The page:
Research Rest-Stop — The Sustainable City
July 25, 2012
Every Wednesday, the Mayor’s Office of Transportation and Utilities presents a new and interesting piece of research that highlights transportation, energy, or sustainability.
Urban minded planners have long argued that the key to sustainability is compact living – a large number of people living in a small area will use fewer resources than a small group of people living spread out across a large area. This argument makes intuitive sense, for example, an automobile and its required fuels are not needed if a person only needs to travel a few city blocks to reach a grocery store, while a person living in a sprawling exurb may need to drive ten miles to reach the nearest grocery store. In this scenario, living in a denser city is more environmentally sustainable than living in a suburb or exurb.
A recent report, titled, “Growing Cities Sustainably: Does Urban Form Really Matter?” explores the common assumption that density equals sustainability. Furthermore, the report defines Sustainability as more than environmental – true sustainability also includes social equity and economic efficiency. The study shows that Urban Form – dense city, clustered suburb, or sprawling exurb – has only a modest effect on energy consumption and land use, and has no significant influence on an area’s overall sustainability. Density does not necessarily equal sustainability.
The study examined the three types of urban form and used statistical models to forecast growth and change in land use over thirty years. Then the models explored different sustainability indicators to measure economic efficiency, resource use, social impact, and environmental impact of the three urban forms.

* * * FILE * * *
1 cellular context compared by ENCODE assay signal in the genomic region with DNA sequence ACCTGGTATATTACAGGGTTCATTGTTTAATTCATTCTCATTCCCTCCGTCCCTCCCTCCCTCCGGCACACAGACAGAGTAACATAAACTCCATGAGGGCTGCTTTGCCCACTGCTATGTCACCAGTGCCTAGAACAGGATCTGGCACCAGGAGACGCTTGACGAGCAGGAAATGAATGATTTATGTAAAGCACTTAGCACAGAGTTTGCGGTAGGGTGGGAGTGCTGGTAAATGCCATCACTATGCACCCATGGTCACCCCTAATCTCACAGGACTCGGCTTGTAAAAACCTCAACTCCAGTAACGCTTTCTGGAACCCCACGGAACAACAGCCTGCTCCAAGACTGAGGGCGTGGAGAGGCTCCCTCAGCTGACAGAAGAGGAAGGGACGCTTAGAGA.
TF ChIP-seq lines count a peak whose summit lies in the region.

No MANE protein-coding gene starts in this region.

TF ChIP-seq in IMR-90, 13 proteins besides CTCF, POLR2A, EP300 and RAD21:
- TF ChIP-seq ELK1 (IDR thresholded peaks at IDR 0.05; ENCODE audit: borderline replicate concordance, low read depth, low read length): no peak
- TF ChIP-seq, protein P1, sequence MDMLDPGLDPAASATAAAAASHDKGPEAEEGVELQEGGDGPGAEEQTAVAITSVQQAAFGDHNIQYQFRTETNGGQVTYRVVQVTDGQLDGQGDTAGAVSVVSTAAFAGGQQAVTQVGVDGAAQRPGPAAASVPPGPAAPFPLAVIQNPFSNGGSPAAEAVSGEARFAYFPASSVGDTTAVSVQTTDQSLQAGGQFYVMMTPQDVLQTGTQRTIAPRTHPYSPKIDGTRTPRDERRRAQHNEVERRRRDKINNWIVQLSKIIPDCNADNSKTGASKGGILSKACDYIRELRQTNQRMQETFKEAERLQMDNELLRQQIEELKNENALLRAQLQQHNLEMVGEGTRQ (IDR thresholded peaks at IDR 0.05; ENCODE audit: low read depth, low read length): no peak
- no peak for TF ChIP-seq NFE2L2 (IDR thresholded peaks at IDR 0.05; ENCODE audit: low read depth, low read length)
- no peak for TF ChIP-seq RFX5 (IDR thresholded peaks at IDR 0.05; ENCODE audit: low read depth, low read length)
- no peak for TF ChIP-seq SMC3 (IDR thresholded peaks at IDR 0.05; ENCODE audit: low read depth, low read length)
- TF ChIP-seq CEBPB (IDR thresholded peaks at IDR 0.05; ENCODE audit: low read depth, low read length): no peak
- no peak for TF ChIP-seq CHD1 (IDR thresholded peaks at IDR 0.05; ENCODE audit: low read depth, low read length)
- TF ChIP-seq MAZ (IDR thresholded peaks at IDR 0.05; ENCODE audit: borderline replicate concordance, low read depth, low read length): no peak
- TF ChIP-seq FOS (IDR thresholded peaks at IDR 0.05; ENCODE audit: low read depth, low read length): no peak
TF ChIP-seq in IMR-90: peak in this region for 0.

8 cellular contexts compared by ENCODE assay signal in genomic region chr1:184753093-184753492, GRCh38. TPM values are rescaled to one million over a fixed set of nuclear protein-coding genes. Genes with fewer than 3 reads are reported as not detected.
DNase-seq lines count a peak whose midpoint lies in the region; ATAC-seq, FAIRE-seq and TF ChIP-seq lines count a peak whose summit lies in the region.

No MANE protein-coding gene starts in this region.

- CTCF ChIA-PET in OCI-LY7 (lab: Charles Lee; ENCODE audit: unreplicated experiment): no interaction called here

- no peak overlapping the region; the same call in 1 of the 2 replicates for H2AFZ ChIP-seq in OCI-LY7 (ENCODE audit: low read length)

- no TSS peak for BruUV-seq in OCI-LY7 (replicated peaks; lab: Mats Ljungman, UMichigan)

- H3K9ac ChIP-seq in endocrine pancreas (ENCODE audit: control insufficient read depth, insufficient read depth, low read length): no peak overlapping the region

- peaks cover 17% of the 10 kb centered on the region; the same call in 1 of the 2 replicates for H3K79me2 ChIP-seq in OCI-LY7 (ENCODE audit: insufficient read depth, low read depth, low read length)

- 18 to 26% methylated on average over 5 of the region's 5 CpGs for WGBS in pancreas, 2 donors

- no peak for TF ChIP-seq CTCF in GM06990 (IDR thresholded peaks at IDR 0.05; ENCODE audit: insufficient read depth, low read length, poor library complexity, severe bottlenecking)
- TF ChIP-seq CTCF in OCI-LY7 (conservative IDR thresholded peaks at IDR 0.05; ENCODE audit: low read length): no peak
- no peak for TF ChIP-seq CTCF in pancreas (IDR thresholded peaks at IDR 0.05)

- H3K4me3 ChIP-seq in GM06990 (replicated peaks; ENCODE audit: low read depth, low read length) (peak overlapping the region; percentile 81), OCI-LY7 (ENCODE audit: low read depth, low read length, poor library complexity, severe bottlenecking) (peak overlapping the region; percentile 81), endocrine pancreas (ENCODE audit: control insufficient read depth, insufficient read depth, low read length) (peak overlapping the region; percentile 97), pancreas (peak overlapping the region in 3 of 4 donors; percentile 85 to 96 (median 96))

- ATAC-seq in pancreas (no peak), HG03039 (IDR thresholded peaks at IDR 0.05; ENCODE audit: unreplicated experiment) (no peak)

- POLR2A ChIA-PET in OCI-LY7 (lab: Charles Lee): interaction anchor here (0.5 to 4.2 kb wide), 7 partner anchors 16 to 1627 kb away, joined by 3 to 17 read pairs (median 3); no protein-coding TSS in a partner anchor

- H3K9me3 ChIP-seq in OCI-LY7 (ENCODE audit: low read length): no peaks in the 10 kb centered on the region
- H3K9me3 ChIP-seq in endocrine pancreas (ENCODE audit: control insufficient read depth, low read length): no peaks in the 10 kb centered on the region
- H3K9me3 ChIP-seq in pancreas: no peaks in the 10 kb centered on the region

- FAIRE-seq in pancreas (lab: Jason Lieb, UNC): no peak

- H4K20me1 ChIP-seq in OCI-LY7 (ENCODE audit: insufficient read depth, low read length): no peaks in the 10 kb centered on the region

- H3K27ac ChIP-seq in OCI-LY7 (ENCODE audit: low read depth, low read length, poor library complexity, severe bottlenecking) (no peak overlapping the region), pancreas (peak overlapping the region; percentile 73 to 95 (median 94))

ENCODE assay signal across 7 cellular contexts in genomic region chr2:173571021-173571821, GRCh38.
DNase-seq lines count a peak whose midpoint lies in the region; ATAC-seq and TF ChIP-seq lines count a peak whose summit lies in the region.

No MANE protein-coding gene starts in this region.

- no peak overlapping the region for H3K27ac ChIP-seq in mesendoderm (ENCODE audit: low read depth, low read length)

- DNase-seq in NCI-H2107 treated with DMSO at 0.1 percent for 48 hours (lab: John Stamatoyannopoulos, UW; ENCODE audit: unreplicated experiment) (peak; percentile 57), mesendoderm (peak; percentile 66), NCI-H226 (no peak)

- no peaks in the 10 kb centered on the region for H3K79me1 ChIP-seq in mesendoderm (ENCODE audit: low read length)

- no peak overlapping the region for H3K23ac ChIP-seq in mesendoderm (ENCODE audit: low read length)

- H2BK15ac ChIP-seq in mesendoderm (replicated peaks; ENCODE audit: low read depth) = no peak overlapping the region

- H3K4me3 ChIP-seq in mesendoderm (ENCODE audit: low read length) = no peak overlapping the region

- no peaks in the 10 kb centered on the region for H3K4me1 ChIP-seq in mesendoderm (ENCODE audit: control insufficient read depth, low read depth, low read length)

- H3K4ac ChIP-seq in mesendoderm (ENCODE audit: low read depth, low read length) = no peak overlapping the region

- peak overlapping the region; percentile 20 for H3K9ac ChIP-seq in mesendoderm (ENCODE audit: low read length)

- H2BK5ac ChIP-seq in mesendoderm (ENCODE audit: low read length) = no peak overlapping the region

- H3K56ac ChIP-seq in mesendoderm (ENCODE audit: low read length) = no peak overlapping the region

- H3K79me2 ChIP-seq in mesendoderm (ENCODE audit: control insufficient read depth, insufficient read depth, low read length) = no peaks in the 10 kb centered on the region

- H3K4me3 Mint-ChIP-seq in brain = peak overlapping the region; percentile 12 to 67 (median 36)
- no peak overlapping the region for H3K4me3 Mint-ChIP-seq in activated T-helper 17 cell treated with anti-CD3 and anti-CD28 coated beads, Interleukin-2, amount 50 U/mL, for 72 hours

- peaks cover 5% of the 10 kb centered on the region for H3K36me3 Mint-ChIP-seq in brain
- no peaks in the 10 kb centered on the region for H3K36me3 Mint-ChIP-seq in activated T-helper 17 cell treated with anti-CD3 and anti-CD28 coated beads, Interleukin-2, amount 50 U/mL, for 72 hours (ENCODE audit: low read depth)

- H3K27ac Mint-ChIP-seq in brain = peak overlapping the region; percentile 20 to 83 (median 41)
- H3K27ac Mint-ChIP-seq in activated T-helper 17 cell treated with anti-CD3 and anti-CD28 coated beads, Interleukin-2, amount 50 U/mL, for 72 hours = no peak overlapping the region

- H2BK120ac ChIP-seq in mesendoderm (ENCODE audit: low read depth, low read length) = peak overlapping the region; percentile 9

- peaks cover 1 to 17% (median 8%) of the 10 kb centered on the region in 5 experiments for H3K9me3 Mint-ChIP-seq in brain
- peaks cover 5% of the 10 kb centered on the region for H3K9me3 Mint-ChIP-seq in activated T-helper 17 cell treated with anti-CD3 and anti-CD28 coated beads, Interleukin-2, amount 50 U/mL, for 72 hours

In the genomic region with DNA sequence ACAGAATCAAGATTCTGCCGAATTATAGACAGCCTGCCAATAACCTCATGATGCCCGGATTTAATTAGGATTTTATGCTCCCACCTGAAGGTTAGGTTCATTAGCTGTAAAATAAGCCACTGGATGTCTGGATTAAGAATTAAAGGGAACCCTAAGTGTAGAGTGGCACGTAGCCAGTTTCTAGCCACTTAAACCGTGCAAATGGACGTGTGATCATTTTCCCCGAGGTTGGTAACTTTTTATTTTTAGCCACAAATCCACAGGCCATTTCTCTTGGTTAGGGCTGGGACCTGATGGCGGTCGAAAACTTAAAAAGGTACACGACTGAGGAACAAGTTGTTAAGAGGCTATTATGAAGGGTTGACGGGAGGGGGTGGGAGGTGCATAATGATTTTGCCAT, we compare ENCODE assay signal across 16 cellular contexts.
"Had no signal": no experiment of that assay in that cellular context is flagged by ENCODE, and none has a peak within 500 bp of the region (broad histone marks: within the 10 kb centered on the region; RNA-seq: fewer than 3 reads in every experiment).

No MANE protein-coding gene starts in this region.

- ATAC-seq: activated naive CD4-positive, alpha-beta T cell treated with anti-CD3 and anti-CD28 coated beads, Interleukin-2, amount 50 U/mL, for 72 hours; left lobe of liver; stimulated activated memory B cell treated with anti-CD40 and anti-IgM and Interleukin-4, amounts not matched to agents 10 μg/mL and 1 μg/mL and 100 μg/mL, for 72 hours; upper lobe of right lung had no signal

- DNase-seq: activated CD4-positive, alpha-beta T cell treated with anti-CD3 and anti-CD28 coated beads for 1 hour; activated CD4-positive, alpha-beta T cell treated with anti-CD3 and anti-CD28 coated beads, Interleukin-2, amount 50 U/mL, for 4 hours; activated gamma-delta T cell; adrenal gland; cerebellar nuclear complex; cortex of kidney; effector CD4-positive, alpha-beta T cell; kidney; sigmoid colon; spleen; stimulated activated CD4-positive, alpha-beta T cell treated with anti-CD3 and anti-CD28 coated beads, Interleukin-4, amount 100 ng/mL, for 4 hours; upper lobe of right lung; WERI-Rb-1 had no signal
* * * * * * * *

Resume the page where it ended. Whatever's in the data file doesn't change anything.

Moreover, the report discusses that although there were differences between the sustainability for each form, no one form was clearly superior. For instance, a dense city has lower transportation costs thus more environmentally sustainable, but dense cities have much higher land and property costs, thus economically non-sustainable.
This means that Center City Philadelphia should not automatically be considered sustainable because it is a dense urban area. According to “Connections,’ DVRPC’s Regional Long Range Plan, Philadelphia’s land use will not change greatly between now and 2035, there will be slightly more job growth along with a slight increase in population, and Philadelphia will continue to lead the region with the least per capita emissions.
Furthermore, the City of Philadelphia has actively committed to becoming a sustainable city in all regards, as evidenced in the Green City, Clean Waters initiative, where Philadelphia has set for itself a triple bottom-line to achieve Economic, Social, and Environmental Benefits, which include employing people in green jobs, increasing recreational opportunities, and restoring Philadelphia Ecosystems. Becoming a truly sustainable city requires a comprehensive approach that addresses all measures of sustainability and the City of Philadelphia is working hard to make true sustainability a reality.
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